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About The Loup City northwestern. (Loup City, Neb.) 189?-1917 | View Entire Issue (Jan. 16, 1903)
Loup City Northwestern.
VOLUME XX. LOUP CITY, SHERMAN COUNTY. NEBRASKA, FRIDAY, JANUARY 16. 1903. NUMBER 10.
MR. HOAR ADDRE3SSES THE SEN
ATE ON H1SJ3ILL.
ADVISES PUBLICITY AS A CURE
Nation Sees that Common Alarm is by
No Means Baseless—Officers Must
Be Held Personally Liable—Peril in
WASHINGTON — In the senate
TuQsday the Vest resolution instruct
tng the committee on finance to pre
pare and report a bill removing the
duty on anthracite coal was consid
Mr. Vest (Mo.) said the finance com
mittee could do nothing, and, there
fore, he could not see the necessity
of Mr. Aldrich’s (R. I.) motion to re
fer the resolution to the finance com
“This no longer Is a party ques
tion,’’ he said, “but a question of abso
lute humanity. We are not on the
verge of a crisis in regard to coal,
but are actually in it. Women and
‘ children have been frozen to death
and my only solicitude is to find a
remedy for this disgraceful and outra
geous condition of afTairs.”
Senators stood dumb, he added,
either afraid or unwilling to take any
action answering the appeals of the
poor, freezing women and children
with a party cry "stand pat.” Noth
ing was to be done with the sacred
elephant of the Dingley tariff law.
The senator from Massachusetts Mr.
Lodge had endeavored to administer a
homeopathic dose In the shape of a
suspension of a duty for ninety days,
but if medicine was needed at all it
was in allopathic doses. By refer
ring the resolution to the committee
it would have no chance to pass.
“Don’t we know,” he continued,
“that when we send the resolution to
f e finance commitee we send it to its
nc crmuBt'u me uiugicj iouu
said there was no more chance today
to reduce a single duty in the Dlngley
act than for him to carry off the cap
ital building on his shoulders.
Mr. Aldrich (R. I.) said he desired
to make full answer to Mr. Vest, but
as Mr. Hoar (Mass.) had given notice
that he would speak on his trust bill,
he asked that the resolution go over
until Wednesday. He took occasion,
however, to deny certain statements
by Mr. Vest, attributed to Mr. Dingley,
to the effect that the rates of the
bill were made unnecessarily high in
order that reciprocity treaties could be
Trusts Must Be Regulated.
The resolution went over and Mr.
^ Hoar addressed the senate upon his
The address of the senator was de
voted entirely to the question of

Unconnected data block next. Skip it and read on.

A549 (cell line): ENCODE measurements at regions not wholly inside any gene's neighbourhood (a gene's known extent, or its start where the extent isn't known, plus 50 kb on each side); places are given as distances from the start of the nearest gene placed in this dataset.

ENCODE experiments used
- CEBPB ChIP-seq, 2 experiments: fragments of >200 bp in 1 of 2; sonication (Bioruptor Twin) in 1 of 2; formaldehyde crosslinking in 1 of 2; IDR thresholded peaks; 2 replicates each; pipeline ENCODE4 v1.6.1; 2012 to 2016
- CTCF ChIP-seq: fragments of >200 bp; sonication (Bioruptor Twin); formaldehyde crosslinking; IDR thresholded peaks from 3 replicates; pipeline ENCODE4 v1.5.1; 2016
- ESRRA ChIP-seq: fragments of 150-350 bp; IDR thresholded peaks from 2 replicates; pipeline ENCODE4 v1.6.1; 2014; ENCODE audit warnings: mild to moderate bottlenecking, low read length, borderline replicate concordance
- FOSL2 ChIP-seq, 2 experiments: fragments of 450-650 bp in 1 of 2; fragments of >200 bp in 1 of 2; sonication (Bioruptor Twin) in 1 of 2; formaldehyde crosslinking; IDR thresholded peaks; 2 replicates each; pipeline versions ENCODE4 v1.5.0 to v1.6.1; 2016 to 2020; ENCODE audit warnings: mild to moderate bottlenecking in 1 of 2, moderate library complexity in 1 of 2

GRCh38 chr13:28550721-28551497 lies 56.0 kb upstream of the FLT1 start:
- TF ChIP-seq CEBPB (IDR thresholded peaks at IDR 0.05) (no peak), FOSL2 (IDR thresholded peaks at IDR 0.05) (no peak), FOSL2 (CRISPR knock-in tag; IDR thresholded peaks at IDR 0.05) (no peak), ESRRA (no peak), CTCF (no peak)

trusts and partly to an explanation of
his recently introduced anti-trust bill.
He began his address with the as
sumption that all thoughtful men are
agreed as to the necessity of legis
lation, state or national, for the con
trol of trusts.
He said that as yet there had been
only apprehension and alarm, but no
serious injury, except in the case of
the recent coal strike, on account of
trusts. On the contrary, the progress
of our material prosperity had been
greater In the past few years than
ever before had been known and our
workmen were better ofT. Still there
is, he said, actual peril and it is none
the less real because it involves only
the future and not the present.
The senator then took up the dis
cussion of the effect of the control of
vast wealth by individuals, saying
that in such a system there was much
to threaten republican liberty. Most
of the vast fortunes of the present
day had been accumulated within
‘ A ls there anything to render it un
(tkely,” he asked, “that if ono of
these vast fortunes has grown from a
hundred thousand to a hundred mil
lion or a thousand million in thirty
years, that, in the hands of the next
possessor, in another thirty or fifty
years, the hundred million may be
come a hundred thousand million? Is
..there anything to stop the accumu
lation of these snowballs? Cannot
the same power and business ability
and capital that can control ail the
petroleum in the country control all
the coal? Can it not control the rail
road and the ocean-carrying trade?
Can it not buy up and hold in one
man's grasp the agricultural and
grazing lands of new and great states
and the coal mines and silver mines
and copper mines?”
But, great as were the possibilities
of the accumulation of great wealth
by individuals, he did not find in such
accumulation the sama peril that is
found in corporate control of such
weulth. This was true, he said, be
cause the natural man dies and his
estate is distributed under the law,
while the corporation lives forever.
‘‘It never goes through the probate
court,” he said.
‘‘Internal transactions are kept
secret. It is not solleitlous for its
own honor, except so far as Its honor
or reputation is essential to its get
ting money. It has n soul and no
conscience. In general, the men wrho
are most powerful in its management
can. if they see fit, avoid personal
liability for obligations."
The senator said that now the great
corporations are in good hands, but
suppose some Napoleon of finance
should come into the control of a
thousand million dollars. Would not
that possibility be a real public dan
ger? Such a power can make wars
or prevent wars. It can threaten a
community with a coal famine, a
wheat famine and it can execute its
threats. He had no fear but that the